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Coronavirus Disease 2019 (COVID-19) has spread rapidly across the world, leading to a pandemic. The diagnostic methods for COVID-19 are still in the evolutionary phase since scientists are continuously trying to implement the latest technologies to achieve this objective. The infection is difficult to diagnose in the early stage as patients can stay asymptomatic from 2 to 14 days or more. A rapid, sensitive, and specific reverse transcription real-time PCR (rRT-PCR) detects viral RNA and is used to detect early infections to prevent disease spread. Although the gold standard in diagnosis, this method cannot be implemented in remote areas because of the requirements of expensive setup and trained staff. Therefore, a relatively economical method known as loop-mediated isothermal amplification (LAMP), which also detects viral RNA, is designed for use at point-of-care and remote settings. The non-nucleic acid based rapid antigen detection method detects viral antigen on nasal/pharyngeal specimen and implies current viral infection. The serological diagnostic methods detect early serological markers (IgM/IgG) in the serum of patients after a week of infection. Antigen detection and serological diagnostic methods are rapid, specific, and sensitive, with the potential to screen a large number of people during a pandemic. Thus, the genome and antigen-based diagnostic assay can detect the virus in the early stages of infection, while serological methods can be used to diagnose infections at later stages. The combination of nucleic acid and non-nucleic acid laboratory detection methods can assist in a timely and accurate diagnosis of COVID-19 that will be a step towards better patient management and containment of the pandemic.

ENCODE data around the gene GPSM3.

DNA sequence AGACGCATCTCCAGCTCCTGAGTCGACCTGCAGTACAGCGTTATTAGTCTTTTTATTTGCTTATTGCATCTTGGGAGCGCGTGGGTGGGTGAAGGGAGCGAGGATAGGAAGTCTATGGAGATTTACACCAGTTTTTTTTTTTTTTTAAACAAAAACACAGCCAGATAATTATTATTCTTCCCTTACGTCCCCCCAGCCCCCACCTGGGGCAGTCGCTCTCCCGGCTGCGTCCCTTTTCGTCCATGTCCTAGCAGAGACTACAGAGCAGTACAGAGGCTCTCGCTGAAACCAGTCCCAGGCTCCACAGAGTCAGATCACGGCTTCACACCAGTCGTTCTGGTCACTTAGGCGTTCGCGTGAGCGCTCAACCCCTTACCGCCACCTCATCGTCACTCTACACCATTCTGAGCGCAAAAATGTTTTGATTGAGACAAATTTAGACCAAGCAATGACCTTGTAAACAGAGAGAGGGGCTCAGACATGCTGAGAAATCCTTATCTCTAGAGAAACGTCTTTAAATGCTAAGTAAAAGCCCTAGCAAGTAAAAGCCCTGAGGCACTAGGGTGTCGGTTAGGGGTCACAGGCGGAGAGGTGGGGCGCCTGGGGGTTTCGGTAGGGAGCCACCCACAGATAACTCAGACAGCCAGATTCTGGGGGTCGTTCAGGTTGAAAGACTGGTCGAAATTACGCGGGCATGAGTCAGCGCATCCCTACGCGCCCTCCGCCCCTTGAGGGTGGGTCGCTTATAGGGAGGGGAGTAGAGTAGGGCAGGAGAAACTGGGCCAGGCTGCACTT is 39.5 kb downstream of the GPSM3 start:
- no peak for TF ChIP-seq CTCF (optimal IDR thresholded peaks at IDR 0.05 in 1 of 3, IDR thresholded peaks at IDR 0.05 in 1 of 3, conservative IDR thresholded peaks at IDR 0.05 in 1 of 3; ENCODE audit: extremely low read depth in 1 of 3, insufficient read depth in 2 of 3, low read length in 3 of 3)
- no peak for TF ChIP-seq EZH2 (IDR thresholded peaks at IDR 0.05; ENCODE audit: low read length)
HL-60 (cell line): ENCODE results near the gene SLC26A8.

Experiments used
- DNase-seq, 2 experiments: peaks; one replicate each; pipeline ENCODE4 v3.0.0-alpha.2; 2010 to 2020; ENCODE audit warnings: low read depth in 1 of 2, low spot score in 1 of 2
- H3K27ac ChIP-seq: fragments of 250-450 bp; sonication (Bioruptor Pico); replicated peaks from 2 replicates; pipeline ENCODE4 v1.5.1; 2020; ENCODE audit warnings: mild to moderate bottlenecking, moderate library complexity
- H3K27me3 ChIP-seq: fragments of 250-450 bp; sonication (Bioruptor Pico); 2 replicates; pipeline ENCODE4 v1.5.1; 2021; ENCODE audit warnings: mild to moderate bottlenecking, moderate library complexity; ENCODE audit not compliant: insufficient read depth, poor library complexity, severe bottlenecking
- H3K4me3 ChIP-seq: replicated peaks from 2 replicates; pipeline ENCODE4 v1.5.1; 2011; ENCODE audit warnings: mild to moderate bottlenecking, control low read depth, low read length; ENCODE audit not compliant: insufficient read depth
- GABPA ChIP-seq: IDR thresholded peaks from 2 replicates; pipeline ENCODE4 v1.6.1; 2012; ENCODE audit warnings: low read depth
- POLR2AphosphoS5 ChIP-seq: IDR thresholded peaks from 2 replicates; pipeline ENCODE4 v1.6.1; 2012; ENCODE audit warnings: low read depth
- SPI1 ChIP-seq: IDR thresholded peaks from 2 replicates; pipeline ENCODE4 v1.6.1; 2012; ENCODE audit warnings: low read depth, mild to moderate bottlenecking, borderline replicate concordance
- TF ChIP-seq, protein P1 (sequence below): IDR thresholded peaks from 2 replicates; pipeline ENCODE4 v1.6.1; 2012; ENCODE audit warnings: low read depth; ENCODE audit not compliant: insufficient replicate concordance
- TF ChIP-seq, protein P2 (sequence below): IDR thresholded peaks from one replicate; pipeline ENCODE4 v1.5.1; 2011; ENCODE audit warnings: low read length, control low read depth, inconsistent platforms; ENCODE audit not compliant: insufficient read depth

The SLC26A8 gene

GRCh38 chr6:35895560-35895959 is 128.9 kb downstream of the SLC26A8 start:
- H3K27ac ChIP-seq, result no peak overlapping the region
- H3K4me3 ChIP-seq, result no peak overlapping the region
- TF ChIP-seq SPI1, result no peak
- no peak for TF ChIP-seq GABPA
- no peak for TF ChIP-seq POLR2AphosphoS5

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Author: Ayesha Tazeen, Farah Deeba, Zoya Shafat, Md. Imam Faizan, Maryam Sarwat, Mohammad Khalid Parvez and Shama Parveen